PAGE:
Hillary Clinton is in trouble. Or more accurately put, she should be in trouble — very big trouble, in fact. The latest from the Department of Justice is that, yes, they have seized Hillary Clinton’s private e-mail server and an accompanying thumb drive. The FBI has reportedly confiscated copies of the same e-mails from Hillary’s lawyer because it deemed the information contained in them too sensitive for him to keep.
While attempting to defend the indefensible, a Clinton spokesman said that this merely shows that the former secretary of state is cooperating with a “security inquiry.” That pathetic spin was meant to prevent the American people from recognizing there is not just smoke but fire to the Hillary e-mail scandal.
Too late. Already, the flames are visible. The most damning revelation about Hillary’s e-mails from the last 24 hours is not the details of the investigation into her homebrew server. What’s making headlines across the political spectrum is that some of the material she sent via her personal server was so sensitive that it was designated “Top Secret.”
This is a jaw-slaps-the-table moment. Even for those of us who hold a very low opinion of Mrs. Clinton’s character, integrity, and judgment, this is a graver offense than many had contemplated. Merely the storage of “Top Secret” e-mails – never mind their dissemination over open channels to some individuals likely not cleared to read them — is a federal felony. On top of that, it is unthinkable that Hillary could have sent such sensitive information and not known at the time that it was sensitive.
She knew what she was doing, and she knew what was at stake. When you are dealing with classified material, information security — “InfoSec” — is not a game. There are good reasons for the laws that protect the data. “Top Secret” is a term we are all familiar with from the pop-culture spy world, but it has very specific implications. A “TS” designation means that “exceptionally grave injury” could be expected to befall the United States should that information be disclosed to unauthorized personnel.
Hillary had a sacred duty to exercise proper caution and protect classified material in her possession by keeping it within proper channels.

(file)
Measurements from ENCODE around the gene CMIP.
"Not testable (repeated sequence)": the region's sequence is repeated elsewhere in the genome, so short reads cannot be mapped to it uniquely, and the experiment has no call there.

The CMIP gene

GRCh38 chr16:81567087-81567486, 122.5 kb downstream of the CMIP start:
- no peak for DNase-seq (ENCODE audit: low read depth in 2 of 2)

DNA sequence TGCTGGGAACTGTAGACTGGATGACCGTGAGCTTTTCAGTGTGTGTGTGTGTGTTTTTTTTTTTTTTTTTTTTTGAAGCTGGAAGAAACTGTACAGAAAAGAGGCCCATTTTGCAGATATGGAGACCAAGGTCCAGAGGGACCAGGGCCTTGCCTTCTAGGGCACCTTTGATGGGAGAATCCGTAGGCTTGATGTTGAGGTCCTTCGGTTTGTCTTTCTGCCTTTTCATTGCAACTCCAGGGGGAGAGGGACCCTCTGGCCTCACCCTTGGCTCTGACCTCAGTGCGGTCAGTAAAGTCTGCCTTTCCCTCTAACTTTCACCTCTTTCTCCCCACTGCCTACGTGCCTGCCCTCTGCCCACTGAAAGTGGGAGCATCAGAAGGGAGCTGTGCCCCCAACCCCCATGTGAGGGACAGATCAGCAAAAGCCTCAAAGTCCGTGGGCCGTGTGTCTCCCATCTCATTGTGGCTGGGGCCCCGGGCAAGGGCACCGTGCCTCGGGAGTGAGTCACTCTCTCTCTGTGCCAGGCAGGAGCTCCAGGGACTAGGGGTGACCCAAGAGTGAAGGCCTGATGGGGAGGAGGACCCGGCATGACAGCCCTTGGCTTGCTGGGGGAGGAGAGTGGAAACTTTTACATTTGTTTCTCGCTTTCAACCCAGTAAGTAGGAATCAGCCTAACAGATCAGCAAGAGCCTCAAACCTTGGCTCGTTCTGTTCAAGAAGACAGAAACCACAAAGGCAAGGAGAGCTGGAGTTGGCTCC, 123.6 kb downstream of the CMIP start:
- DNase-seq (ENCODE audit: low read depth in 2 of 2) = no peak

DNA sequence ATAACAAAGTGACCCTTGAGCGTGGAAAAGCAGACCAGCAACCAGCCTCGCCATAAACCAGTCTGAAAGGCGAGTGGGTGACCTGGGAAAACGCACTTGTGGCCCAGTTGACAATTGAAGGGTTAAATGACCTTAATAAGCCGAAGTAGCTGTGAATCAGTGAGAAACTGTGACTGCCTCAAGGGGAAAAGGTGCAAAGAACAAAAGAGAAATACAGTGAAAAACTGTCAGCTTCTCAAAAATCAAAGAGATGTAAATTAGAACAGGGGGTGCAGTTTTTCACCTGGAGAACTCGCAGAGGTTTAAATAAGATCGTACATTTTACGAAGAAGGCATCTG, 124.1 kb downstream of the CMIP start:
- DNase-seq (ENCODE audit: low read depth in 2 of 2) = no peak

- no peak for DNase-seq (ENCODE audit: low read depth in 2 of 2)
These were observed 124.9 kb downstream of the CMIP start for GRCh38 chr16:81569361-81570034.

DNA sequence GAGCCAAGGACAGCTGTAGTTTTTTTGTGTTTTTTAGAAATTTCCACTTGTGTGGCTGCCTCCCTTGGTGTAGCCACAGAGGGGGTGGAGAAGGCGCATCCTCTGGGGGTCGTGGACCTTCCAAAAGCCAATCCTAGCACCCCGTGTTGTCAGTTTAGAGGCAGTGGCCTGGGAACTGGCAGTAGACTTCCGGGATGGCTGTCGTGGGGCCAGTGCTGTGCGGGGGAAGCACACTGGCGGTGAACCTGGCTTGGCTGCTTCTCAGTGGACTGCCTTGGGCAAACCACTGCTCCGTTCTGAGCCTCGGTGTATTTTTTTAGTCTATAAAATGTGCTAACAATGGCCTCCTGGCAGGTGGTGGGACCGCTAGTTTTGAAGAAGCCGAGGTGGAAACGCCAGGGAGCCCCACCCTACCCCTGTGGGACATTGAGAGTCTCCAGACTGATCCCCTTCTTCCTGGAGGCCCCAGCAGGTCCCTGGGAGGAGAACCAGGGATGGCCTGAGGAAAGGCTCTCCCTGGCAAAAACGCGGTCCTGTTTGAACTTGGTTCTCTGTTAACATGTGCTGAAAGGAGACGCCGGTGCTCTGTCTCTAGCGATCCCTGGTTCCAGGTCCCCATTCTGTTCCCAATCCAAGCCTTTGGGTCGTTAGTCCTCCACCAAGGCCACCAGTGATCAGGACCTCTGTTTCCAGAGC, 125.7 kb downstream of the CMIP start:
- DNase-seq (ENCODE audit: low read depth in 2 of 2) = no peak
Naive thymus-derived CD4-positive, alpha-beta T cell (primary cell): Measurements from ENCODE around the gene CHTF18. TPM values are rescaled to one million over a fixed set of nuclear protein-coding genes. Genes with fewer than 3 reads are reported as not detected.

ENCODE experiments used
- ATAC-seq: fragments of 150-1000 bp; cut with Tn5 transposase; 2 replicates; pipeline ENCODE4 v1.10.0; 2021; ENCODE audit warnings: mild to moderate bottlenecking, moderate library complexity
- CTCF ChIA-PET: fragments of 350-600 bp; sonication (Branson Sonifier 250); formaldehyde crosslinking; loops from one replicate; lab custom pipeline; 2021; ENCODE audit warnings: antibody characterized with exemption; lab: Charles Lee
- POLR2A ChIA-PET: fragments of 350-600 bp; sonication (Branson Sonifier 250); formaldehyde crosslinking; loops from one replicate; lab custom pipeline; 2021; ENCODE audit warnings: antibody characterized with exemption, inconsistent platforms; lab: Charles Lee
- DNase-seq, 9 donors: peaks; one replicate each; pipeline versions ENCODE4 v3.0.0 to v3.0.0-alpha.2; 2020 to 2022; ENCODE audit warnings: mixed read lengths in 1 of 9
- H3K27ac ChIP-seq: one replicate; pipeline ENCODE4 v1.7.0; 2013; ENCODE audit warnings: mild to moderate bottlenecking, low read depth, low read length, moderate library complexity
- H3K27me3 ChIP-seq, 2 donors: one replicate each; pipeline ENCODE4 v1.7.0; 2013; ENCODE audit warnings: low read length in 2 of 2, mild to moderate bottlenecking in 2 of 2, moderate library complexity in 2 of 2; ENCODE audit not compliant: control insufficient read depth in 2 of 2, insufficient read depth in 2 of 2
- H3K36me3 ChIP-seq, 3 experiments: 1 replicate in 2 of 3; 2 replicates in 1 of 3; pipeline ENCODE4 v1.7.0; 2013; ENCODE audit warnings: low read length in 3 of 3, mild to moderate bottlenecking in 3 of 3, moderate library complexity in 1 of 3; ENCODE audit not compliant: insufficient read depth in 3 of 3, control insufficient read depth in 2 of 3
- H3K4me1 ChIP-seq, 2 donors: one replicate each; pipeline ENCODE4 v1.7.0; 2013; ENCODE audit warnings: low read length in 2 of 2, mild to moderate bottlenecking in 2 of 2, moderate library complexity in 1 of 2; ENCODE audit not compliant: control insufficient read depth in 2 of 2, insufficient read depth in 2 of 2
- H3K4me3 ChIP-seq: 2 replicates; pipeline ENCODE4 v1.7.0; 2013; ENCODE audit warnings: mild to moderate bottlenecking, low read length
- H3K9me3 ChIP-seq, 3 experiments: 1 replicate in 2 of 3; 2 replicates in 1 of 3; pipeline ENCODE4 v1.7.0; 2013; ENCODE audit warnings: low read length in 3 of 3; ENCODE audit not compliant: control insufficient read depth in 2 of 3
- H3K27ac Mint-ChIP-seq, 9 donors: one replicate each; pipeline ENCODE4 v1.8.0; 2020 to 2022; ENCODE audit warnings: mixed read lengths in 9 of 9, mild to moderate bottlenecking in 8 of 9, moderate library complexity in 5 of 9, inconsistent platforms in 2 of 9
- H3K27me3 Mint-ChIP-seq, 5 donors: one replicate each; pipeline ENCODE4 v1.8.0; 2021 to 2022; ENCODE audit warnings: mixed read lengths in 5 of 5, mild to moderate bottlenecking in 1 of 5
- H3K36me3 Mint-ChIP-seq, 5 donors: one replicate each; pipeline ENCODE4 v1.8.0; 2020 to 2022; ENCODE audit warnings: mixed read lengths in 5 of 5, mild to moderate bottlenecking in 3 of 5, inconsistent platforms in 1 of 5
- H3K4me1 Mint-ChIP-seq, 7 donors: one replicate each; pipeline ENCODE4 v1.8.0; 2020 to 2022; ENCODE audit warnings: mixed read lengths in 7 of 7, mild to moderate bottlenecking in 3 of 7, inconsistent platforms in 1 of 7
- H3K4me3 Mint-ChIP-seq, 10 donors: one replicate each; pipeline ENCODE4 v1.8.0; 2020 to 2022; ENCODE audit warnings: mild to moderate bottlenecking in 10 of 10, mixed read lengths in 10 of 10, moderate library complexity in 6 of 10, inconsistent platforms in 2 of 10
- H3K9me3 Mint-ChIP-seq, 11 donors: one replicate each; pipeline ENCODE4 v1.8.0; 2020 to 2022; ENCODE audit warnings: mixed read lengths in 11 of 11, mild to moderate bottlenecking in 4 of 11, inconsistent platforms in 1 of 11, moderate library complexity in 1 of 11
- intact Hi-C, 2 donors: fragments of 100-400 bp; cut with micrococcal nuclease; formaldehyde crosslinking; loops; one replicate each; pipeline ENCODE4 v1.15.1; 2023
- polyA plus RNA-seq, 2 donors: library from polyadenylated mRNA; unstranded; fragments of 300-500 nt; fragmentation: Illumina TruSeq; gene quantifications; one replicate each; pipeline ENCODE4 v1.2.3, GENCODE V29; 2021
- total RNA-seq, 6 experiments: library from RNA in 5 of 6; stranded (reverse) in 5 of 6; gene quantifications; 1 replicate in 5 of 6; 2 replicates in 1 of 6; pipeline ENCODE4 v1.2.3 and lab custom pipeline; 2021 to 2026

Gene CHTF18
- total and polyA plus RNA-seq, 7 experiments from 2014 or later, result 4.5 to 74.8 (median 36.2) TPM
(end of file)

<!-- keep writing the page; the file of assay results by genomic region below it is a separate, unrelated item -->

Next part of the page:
Keep in mind that Hillary Clinton’s obligation as a U.S. government official with classified access went far beyond the need to avoid intentional disclosure to foreign powers (which is espionage). We are talking about a Cabinet-level appointee — one with almost total access to sensitive national-security information and who is responsible for the safety and security of thousands of State Department employees all over the world. She must set an example for other government employees. I’ve seen CIA interns with more security sense than Madame Secretary had.
Hillary had a sacred duty to exercise proper caution and protect classified material in her possession by keeping it within proper channels. Lives were quite literally at stake. Instead, she created her own little digital-information clearinghouse — for herself and even for some employees – and, at a minimum, exposed critical national-security information to foreign penetration.
No doubt, the Clinton campaign will claim that there was no provable breach of her system, that the e-mails weren’t classified until after the fact (which is not true), and that Hillary violated neither State Department protocol nor U.S. federal law. In each case, these defenses are blatant falsehoods. Only a compliant media and the potent Clinton political machine can keep the lies from collapsing.
At this point in the sordid Clinton e-mail saga, the facts are beyond dispute: Hillary used a private, unsecured e-mail system for official government business, including the retention and dissemination of classified material up to and including “Top Secret” communications. In doing so, she violated basic good sense, professional obligations, and federal law. She did all this to evade public scrutiny of her dealings while in office, and she has lied repeatedly to the American people about it since.
Even for a Clinton, this is all very low and unseemly. Worse than that, it has jeopardized national security. Hillary has no explanation or valid defense. This should be “game over” for her presidential campaign. Her entourage of advisers and toadies should now focus on hiring an adept criminal-defense team.
But I very much doubt that will be the case. Her e-mail system was reckless, but her hubris surely arose in part from the knowledge that Hillary can expect dispensations from the sort of people who sit in federal prosecutors’ offices. This is particularly true of the grotesquely politicized Obama Department of Justice. They will bury this scandal, alongside the carcasses of the investigation into the IRS’s tea-party-targeting scandal, Operation Fast and Furious, and everything else this administration has suppressed.
#related#As with her husband’s transgressions during his time in office, Hillary’s obvious violations of the law will probably be wiped away and largely forgotten. She is too important to the apparatus of governing elites and to the Left. The seized e-mail server, thumb drive, and whatever else the investigation sweeps up will disappear into the flabby folds of bureaucracy at the DOJ. There it will linger under a perpetual “review” that will stretch well beyond the 2016 election.
In a way, Hillary is merely continuing what Bill started. He once questioned whether the word “is” had actual meaning when applied to him. With her brazen e-mail scheme, Hillary now questions whether the law has actual meaning when applied to her.
And if she gets away with this, the answer will be a clear and resounding no.
— Buck Sexton is host of “The Buck Sexton Show” on TheBlaze, a CNN political commentator, and a former CIA analyst.